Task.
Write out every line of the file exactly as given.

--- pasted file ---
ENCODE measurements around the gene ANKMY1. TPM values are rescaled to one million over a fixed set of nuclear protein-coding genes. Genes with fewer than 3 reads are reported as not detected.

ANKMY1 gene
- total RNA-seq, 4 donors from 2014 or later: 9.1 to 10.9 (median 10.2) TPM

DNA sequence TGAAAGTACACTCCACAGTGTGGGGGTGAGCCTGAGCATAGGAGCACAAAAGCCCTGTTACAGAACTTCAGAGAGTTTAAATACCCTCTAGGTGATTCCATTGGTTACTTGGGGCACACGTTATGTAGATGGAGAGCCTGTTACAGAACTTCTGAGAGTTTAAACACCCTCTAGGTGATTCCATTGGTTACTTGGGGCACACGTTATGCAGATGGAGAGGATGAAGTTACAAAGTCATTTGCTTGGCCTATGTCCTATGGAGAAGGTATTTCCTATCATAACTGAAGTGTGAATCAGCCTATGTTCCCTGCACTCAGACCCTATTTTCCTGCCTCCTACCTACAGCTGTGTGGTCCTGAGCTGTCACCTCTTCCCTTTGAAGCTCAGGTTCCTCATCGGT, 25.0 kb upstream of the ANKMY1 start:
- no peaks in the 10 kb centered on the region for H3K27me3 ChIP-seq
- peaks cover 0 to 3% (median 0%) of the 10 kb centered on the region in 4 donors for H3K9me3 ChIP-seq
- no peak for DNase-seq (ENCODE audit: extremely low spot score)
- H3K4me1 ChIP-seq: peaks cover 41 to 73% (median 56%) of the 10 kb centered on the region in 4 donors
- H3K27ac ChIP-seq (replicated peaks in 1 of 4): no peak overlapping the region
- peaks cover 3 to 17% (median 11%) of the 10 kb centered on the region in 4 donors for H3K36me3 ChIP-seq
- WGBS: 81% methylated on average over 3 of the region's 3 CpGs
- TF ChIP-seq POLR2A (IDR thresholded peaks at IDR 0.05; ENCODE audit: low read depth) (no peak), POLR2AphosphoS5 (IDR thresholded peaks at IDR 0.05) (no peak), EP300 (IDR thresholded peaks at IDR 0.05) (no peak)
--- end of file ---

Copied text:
ENCODE measurements around the gene ANKMY1. TPM values are rescaled to one million over a fixed set of nuclear protein-coding genes. Genes with fewer than 3 reads are reported as not detected.

ANKMY1 gene
- total RNA-seq, 4 donors from 2014 or later: 9.1 to 10.9 (median 10.2) TPM

DNA sequence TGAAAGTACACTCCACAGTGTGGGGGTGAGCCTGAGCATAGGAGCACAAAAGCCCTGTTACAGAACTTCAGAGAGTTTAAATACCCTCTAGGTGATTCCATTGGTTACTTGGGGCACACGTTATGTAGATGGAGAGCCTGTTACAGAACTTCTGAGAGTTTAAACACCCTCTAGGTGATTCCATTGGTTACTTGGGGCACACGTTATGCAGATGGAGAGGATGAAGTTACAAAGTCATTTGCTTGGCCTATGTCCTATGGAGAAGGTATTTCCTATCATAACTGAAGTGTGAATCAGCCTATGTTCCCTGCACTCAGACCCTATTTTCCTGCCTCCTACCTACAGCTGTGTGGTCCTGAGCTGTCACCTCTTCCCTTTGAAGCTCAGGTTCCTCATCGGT, 25.0 kb upstream of the ANKMY1 start:
- no peaks in the 10 kb centered on the region for H3K27me3 ChIP-seq
- peaks cover 0 to 3% (median 0%) of the 10 kb centered on the region in 4 donors for H3K9me3 ChIP-seq
- no peak for DNase-seq (ENCODE audit: extremely low spot score)
- H3K4me1 ChIP-seq: peaks cover 41 to 73% (median 56%) of the 10 kb centered on the region in 4 donors
- H3K27ac ChIP-seq (replicated peaks in 1 of 4): no peak overlapping the region
- peaks cover 3 to 17% (median 11%) of the 10 kb centered on the region in 4 donors for H3K36me3 ChIP-seq
- WGBS: 81% methylated on average over 3 of the region's 3 CpGs
- TF ChIP-seq POLR2A (IDR thresholded peaks at IDR 0.05; ENCODE audit: low read depth) (no peak), POLR2AphosphoS5 (IDR thresholded peaks at IDR 0.05) (no peak), EP300 (IDR thresholded peaks at IDR 0.05) (no peak)